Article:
Text Analytics and Unlocking the Value of Unstructured Content
A subset of the popular term ‘Big Data’ is Text Analytics. I guess, because we are in the business, we have seen many vendors jumping on this band wagon, regardless if this is their core competency. (Sort of makes you scratch your head). That is not to say that there aren’t highly competent vendors who do focus quite successfully on text and sentiment analysis. Don’t want to lump everyone into the same basket. But back to the point. When we conducted our 2012 market survey of CIO priorities, text analytics did come up as a 2013 objective, 23% of our clients are using our solutions for text analytics, yet only 16% of the broad market felt that this was a priority.
When it comes to incorporating unstructured and semi-structured content in the context of Big Data it has been typically pigeon-holed into a database approach, which, to me, doesn’t seem like a logical approach. Data is machine driven, whereas unstructured content is driven by people, which makes the nuances, insights, relationships of disparate content, sentiment, and knowledge capital much more difficult to extract. Unstructured content is also continually in a state of flux and changes rapidly.
What we have found is that there are two issues that are consistently stumbling blocks, which organizations typically do not know how to solve. The first is the end user’s inability to correctly tag content for reuse and the organization’s inability to enforce policy that captures metadata from diverse content sources at the time of ingestion. The first is self-explanatory. The second is how do you capture in real-time the essence of content that can provide the organization with insight on a variety of topics. At the fundamental level, the analysis and extraction of highly correlated concepts from very large document collections is required. This enables organizations to attain an ecosystem of semantics that delivers understandable results. The second key component is a way to capture and extract the concepts and sentiments from external sources and diverse applications. The valuable insight gained can be used to identify competitive advantages, customer perception, regional trends, and identify the internal knowledge capital that exists but is rarely used because it cannot be found.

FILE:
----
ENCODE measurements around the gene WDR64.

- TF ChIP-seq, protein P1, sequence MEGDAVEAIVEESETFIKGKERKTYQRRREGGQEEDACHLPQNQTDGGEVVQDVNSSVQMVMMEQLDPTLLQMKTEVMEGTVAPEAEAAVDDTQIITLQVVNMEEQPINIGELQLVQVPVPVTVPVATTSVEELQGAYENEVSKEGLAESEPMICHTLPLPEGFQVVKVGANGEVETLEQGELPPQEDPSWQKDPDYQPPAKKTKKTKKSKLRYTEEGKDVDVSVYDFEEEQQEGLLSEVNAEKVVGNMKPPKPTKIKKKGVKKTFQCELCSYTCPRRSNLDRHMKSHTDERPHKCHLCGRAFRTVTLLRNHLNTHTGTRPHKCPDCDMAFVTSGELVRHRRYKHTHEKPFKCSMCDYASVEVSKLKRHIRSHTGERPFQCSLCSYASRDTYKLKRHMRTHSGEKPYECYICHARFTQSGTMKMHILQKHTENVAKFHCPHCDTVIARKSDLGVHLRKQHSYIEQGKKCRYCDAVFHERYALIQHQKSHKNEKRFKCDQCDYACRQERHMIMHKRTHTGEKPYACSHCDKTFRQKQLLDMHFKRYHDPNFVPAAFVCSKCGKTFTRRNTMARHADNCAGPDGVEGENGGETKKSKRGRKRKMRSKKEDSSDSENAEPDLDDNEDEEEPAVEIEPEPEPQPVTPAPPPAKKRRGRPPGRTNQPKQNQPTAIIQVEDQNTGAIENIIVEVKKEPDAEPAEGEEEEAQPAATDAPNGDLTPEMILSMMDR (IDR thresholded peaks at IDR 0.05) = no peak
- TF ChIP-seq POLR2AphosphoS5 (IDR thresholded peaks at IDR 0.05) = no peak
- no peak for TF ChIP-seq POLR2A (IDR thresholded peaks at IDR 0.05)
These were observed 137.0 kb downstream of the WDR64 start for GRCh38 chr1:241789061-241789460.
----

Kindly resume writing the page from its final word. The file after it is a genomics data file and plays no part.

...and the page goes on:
Have you jumped on the bandwagon yet? Do you use text analytics and/or sentiment analysis tools? Any pitfalls or great benefits?